I was reading an article by Dr. Mark Hyman tonight where he talks about diabetes being reversible. I often get my ideas on post topics from reading other people's stuff, good and bad, and this one is actually pretty good. Mark is recognized as an authority on diabetes in fact, and on health in general, if you are not familiar with him, he's written several popular books in addition to his practice and maintaining his website.
I do tend to be pretty critical of MDs in general, and if you haven't noticed this yet, believe me you will, but there are quite a few functional practitioners like Mark that do get it. The practice of functional medicine is, by the way, outside the mainsteam of allopathic medicine and they tend to view the body as a functional unit and look to promote wellness, not just eradicate symptoms, which reminds me that I need to do a separate post about this topic at some point soon.
I know that there are some people who read my writing on diabetes and think I'm some sort of cynical outcast and also one that tends to make a lot of stuff up about the disease, and some stuff that is no doubt seen as quackery by so called conventional medicine and those who idolize it, but while I admit that I do have some original ideas on diabetes, most of my ideas aren't, and a lot of the things I write on are views shared by others and also have some sound reasoning and sound science to back it up.
Anyway, while this is a good article in itself and I encourage people to check it out if they wish, that isn't even the point of this post, it's to talk about if we can reverse diabetes or not, and especially, what the heck it means to reverse it.
There are actually quite a few people in the online diabetic community that refuse to accept anything short of an absolute cure to say that diabetes is reversed, as in you can super size yourself 3 times a day and still have perfect blood sugar.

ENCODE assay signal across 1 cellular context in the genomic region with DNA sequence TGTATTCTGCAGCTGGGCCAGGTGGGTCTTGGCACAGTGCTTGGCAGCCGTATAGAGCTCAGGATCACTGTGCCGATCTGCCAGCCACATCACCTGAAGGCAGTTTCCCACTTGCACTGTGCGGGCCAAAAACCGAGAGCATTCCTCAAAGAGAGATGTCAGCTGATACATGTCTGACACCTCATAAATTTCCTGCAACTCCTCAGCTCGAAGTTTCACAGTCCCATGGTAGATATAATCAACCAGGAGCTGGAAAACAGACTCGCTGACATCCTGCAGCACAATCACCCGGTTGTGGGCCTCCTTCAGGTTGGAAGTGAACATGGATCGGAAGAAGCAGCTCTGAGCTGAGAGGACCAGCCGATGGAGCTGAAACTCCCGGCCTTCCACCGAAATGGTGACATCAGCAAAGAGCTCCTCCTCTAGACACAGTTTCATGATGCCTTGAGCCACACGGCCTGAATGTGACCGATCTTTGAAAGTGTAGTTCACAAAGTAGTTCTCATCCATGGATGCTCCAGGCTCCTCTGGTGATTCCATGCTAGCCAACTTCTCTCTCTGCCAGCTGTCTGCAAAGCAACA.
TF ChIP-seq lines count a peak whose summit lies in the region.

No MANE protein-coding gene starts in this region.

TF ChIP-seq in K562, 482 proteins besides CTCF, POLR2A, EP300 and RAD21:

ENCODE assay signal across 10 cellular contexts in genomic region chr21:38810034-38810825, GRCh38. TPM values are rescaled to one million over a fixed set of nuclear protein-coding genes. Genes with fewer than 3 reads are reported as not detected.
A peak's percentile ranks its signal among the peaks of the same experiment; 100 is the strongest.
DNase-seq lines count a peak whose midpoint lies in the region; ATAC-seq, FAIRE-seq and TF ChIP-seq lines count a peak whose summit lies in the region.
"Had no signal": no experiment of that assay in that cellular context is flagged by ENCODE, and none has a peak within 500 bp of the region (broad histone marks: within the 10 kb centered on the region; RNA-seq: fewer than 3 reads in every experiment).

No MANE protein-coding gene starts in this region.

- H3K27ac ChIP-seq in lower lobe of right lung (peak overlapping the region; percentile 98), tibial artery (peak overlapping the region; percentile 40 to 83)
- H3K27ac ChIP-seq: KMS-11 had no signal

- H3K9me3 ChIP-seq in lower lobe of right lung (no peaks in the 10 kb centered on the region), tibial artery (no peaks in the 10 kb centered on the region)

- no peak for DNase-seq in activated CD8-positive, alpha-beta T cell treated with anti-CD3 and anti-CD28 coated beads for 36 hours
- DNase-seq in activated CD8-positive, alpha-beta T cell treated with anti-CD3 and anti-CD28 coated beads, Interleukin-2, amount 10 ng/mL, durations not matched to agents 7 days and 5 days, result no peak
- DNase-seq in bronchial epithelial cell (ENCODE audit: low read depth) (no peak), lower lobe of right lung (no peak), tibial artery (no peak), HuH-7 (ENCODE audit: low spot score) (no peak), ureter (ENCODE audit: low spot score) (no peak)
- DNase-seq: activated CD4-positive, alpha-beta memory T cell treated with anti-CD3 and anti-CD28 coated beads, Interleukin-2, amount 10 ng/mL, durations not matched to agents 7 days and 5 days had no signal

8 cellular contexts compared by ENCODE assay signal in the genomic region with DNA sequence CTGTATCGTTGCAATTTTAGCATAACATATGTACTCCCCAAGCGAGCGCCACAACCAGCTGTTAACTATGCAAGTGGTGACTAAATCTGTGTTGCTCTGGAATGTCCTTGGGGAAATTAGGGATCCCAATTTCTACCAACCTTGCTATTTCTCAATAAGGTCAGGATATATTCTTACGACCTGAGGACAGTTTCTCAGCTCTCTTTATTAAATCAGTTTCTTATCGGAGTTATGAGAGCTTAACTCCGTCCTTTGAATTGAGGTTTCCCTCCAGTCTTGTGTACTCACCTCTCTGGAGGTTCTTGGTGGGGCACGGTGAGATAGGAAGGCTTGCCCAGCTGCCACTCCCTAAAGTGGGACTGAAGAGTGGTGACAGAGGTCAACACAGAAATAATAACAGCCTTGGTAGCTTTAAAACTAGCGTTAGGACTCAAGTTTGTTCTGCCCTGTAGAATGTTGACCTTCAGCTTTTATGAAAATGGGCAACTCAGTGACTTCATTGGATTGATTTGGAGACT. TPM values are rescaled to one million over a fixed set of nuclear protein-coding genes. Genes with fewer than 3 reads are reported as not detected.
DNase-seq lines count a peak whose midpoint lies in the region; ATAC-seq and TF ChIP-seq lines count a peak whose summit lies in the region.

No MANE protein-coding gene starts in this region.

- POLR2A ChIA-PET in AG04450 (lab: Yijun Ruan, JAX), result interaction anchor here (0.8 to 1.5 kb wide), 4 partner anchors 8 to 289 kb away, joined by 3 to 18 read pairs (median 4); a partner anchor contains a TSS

There surely is a distinction between reversal and cure though and surely they don't mean the same thing. It's not even clear as it may seem to be as far as what would qualify as a cure, for instance to those who claim you'd have to go back to high carb and be OK on that, what of people who do oral glucose tolerance tests and aren't in the diabetic range anymore? Surely that's some glucose load there, 75 grams of pure glucose.
When we speak of reversal though, we generally mean the removal of the conditions that entitled us to be qualified as diabetics in the first place. So for instance if our A1C is no longer in the diabetic range, we have reversed the condition of diagnosis.
However, there's another condition, and that's called good control, and if this is by use of prescription meds we want to say that the diabetes isn't reversed, it's controlled. Now we may argue that it's still reversed but this isn't generally what this term is reserved for, it's saved for a more significant accomplishment I guess, which is non diabetic blood sugar, not normal necessarily but non diabetic, without the need for prescription meds.
This is how the ADA views reversal and I tend to agree, even though things like dietary control or use of supplements may be behind the reversal. These are both things that can be practiced by healthy, non diabetics actually, and are more sound health management than pharmaceutical intervention.
I think that some of us are a little afraid of the term reversal to be used, as it might apply to them, and they may feel that this may cause them to relax somewhat, and maybe even get off track enough such that their diabetes relapses.
Now diabetes is much more than high blood sugar of course, but anyone who has turned back the dial and now has non diabetic numbers, using what we consider to be natural means, or at least what we generally perceive to be, deserves to be soundly congratulated and also deserves the term reversal.
Now this doesn't mean that it can't come back, should we go from sound health management to unsound practices, but that's why it's called reversal and not cure, that's the difference actually.